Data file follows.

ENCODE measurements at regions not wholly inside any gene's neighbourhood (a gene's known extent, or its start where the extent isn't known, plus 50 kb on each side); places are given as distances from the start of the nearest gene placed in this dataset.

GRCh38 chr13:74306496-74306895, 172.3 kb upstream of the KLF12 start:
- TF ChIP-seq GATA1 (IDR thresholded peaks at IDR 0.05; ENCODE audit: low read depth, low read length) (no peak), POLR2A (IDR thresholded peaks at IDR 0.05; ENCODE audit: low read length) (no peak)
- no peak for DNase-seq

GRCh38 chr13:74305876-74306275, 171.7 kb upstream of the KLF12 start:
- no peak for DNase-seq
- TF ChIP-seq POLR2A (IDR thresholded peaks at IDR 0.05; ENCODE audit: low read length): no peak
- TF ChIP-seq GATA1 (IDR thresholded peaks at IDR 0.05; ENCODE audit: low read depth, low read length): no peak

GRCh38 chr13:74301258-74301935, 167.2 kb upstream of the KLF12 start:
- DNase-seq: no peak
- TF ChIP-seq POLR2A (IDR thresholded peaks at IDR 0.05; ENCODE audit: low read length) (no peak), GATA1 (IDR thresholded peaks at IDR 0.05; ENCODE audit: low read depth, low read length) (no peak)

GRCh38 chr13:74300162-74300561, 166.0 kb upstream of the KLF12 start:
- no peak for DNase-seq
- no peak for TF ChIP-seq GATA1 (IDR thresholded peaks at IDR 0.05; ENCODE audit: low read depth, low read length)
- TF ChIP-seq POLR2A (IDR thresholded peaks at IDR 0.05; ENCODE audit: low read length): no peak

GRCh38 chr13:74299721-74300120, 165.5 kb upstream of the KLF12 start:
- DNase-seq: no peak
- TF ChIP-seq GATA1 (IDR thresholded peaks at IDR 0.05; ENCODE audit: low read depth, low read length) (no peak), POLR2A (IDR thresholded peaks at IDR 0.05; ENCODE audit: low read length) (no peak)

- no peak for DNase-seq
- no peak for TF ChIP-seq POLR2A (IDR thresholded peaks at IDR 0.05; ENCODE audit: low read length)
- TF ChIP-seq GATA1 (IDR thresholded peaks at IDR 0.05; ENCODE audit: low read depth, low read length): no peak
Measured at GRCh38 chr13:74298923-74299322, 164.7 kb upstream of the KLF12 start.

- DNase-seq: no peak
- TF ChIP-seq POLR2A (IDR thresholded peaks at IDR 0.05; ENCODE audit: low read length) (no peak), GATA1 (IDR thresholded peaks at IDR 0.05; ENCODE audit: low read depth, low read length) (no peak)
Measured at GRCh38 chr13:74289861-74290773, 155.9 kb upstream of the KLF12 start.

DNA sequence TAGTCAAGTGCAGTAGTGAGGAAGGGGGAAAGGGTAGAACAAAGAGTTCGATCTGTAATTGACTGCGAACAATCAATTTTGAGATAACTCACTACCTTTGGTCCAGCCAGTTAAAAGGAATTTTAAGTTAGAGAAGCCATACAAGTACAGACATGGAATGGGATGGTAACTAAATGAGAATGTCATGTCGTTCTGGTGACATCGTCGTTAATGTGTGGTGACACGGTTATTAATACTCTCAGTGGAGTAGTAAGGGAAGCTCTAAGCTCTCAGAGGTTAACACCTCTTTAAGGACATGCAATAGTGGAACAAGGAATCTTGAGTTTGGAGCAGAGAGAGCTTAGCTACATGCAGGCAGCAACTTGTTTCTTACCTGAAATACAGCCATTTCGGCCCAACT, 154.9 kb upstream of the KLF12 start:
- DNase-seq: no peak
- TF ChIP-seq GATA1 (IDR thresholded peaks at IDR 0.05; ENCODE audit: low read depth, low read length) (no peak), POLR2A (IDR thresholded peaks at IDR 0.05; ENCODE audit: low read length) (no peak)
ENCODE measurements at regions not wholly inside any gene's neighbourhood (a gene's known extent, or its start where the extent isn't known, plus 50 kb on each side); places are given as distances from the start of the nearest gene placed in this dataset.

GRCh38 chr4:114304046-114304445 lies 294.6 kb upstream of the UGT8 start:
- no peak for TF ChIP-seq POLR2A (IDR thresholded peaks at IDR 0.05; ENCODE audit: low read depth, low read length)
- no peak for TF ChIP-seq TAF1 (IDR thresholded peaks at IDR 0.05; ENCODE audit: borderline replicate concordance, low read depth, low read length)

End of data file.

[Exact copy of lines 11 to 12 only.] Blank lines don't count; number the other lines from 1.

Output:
- TF ChIP-seq POLR2A (IDR thresholded peaks at IDR 0.05; ENCODE audit: low read length) (no peak), GATA1 (IDR thresholded peaks at IDR 0.05; ENCODE audit: low read depth, low read length) (no peak)

GRCh38 chr13:74300162-74300561, 166.0 kb upstream of the KLF12 start: